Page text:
Power-to-Gas a growing technology

The Power-to-Gas (PtG) technology converts electric energy into hydrogen or, by subsequent synthesis, into methane or liquid energy carriers. An analysis of Ludwig-Bölkow-Systemtechnik’s(1) PtG database shows that more than 300 PtG projects have been announced worldwide by the end of 2019. During the last 6 months, more construction capacity has been announced than in the last 6 years altogether.

At the same time, PtG systems have increased in size. Several electrolysers with an electrical capacity of more than 30 MW will be built in Germany in the next few years. The projects focus on sector coupling in particular, using hydrogen technologies. Sector coupling links the electricity, heat, and gas sectors as well as the mobility sector and enables a better balancing of fluctuations in renewable energies and CO2-reduced mobility.

Larger plants are also in the planning process in neighbouring countries. However, Germany is assuming a pioneering role, particularly with its “living labs” (within the 7th Energy Research Programme of the Federal Government). Here, hydrogen technologies are used and tested under real conditions at an industrial scale, focusing on regions with a high supply of renewable energies or important industrial sites pursuing particularly attractive concepts.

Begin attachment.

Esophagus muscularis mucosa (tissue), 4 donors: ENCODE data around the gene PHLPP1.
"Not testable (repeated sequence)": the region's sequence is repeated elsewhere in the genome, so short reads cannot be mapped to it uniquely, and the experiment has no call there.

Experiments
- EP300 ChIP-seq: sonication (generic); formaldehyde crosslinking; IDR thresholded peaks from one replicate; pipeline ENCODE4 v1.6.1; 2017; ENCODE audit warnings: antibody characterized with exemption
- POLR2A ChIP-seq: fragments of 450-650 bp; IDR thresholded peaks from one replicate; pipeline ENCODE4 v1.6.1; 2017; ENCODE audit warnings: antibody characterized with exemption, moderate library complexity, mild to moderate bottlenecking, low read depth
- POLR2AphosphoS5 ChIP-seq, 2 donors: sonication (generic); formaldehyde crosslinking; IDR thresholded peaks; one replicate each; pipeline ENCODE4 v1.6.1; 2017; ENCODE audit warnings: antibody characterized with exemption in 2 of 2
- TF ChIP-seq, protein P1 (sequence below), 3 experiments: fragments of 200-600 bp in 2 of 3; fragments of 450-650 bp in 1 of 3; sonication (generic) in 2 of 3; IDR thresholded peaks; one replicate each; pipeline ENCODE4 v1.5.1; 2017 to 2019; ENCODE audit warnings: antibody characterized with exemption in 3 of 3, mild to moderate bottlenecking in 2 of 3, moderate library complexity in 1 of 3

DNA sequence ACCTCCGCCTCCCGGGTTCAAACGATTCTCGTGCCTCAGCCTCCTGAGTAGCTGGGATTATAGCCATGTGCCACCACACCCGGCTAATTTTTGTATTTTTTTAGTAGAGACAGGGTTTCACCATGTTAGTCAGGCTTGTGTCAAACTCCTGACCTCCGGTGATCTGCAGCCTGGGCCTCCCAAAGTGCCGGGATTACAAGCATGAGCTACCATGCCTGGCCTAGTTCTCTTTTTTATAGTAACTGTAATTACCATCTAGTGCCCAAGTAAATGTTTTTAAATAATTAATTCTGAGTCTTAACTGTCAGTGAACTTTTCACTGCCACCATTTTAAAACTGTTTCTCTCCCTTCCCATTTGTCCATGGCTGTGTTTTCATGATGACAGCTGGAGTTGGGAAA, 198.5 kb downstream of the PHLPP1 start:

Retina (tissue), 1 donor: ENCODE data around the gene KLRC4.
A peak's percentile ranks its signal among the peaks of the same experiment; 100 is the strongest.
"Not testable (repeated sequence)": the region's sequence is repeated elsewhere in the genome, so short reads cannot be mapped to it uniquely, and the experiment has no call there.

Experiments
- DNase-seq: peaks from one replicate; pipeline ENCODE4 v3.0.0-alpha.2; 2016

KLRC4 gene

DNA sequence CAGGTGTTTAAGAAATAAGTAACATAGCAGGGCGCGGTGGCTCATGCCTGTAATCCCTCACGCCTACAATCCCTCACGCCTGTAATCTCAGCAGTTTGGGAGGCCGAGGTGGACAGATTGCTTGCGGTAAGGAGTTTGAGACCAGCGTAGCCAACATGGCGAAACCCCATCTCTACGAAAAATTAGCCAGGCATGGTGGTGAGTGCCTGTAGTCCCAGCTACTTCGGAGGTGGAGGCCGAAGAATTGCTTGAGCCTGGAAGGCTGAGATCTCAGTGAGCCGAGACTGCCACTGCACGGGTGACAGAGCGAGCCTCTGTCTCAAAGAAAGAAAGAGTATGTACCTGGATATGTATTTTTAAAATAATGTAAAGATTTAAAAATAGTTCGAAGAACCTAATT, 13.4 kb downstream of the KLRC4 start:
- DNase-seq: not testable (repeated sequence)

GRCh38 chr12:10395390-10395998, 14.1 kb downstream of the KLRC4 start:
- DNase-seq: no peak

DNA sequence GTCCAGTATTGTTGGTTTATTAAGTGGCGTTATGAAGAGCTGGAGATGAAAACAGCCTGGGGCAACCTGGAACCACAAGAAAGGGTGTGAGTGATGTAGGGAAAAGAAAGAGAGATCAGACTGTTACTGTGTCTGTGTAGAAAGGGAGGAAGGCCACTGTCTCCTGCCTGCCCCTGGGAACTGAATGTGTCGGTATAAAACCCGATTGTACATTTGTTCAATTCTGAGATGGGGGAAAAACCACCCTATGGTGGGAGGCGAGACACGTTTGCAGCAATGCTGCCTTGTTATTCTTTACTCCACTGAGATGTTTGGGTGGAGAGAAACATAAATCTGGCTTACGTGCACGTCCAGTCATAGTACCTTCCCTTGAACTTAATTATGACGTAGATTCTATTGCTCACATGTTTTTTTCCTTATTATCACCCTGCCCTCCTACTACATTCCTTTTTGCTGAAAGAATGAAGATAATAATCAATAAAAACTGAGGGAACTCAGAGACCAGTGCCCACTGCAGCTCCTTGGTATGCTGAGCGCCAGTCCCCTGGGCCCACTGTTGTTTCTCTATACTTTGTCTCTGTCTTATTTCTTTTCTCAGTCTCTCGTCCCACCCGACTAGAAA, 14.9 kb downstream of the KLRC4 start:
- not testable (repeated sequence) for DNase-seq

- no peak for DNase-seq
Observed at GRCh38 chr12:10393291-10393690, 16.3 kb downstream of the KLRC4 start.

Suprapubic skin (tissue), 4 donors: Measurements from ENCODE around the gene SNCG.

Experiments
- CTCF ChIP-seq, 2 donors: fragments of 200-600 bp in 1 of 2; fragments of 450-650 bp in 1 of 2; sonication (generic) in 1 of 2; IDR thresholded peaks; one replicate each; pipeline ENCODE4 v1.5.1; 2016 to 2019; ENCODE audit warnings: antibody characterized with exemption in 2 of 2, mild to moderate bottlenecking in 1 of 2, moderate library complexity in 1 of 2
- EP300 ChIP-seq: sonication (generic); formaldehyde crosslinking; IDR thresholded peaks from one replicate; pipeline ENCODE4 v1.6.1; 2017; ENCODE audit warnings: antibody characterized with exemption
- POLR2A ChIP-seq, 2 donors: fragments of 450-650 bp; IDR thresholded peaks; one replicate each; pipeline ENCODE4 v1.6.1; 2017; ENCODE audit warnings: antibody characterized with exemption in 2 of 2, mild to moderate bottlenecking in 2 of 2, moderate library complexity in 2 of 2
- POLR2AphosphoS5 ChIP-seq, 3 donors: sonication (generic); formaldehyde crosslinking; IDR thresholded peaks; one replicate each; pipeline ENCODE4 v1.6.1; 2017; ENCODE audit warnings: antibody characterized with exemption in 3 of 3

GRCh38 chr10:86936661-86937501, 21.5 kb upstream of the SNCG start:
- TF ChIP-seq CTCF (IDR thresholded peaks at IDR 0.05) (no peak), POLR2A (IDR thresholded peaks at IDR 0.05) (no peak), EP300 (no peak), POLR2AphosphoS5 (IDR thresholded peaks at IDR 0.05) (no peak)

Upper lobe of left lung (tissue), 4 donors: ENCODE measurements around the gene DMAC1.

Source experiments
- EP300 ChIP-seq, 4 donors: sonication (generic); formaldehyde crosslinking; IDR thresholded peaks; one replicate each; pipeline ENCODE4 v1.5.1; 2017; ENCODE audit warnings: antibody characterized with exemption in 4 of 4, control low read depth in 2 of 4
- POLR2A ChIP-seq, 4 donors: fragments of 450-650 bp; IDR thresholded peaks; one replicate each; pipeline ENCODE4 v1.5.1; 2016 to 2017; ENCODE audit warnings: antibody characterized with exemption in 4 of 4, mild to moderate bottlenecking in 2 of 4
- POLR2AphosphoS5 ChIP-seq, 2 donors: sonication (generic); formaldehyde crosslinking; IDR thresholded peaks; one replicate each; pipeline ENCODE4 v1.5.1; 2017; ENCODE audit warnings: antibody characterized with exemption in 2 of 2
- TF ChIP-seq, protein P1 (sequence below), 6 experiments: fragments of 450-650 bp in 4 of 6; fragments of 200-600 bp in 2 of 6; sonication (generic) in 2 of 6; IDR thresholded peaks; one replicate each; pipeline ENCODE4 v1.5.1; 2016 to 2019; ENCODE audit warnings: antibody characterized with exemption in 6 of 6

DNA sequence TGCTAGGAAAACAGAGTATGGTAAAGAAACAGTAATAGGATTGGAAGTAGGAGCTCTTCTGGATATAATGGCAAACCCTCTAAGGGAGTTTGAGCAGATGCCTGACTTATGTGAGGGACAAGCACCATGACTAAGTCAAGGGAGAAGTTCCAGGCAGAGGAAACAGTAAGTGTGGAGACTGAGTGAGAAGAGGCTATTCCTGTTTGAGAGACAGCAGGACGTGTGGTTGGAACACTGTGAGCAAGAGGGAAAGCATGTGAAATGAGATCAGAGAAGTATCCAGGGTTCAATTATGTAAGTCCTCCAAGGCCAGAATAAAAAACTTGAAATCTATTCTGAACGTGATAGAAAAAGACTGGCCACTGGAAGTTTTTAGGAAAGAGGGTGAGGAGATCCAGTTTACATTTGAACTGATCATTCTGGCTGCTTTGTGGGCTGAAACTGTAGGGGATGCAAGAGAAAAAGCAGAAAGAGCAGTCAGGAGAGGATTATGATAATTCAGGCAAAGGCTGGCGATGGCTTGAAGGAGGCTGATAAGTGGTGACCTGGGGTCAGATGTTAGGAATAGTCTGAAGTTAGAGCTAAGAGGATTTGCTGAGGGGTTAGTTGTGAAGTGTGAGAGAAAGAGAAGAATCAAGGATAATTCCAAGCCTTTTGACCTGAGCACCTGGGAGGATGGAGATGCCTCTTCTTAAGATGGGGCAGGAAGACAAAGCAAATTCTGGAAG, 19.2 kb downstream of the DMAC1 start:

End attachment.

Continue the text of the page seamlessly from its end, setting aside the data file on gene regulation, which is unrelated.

The Federal Government also supports other H2 regions in Germany in the context of the “HyLand” funding program. In December 2019, 13 “HyExpert” regions and three “HyPerfomer” – regions were selected for the development of H2 concepts and the implementation of specific project concepts.

In addition to using it as an energy carrier, hydrogen is versatile feedstock used, for example, in the chemical, petrochemical, and metal industries. Presently, about 50 million Nm³ of hydrogen day are used in German industry, which is largely produced from fossil sources (“grey” hydrogen), mainly from natural gas. Over 20 million tons of carbon dioxide (CO2) are being released annually as a result. When hydrogen is produced via electrolysis from renewable electricity (“green” hydrogen), no CO2 is emitted. Consequently, German CO2 emissions can be significantly reduced by substituting grey hydrogen by green hydrogen.

Green hydrogen will become competitive in the long run

Today environmentally friendly green hydrogen is even more expensive than grey hydrogen. However, costs are expected to reach parity as a result of improved political and regulatory conditions and declining costs of renewable electricity and electrolysis systems. Applications of the hydrogen produced by PtG include feeding hydrogen into the natural gas grid, with or without prior methanation, employing green hydrogen for direct reduction in steel production and hydrogenation in refineries, and using it in the transport and the heating sector.

(1)Ludwig-Bölkow-Systemtechnik is an associated company of TÜV SÜD AG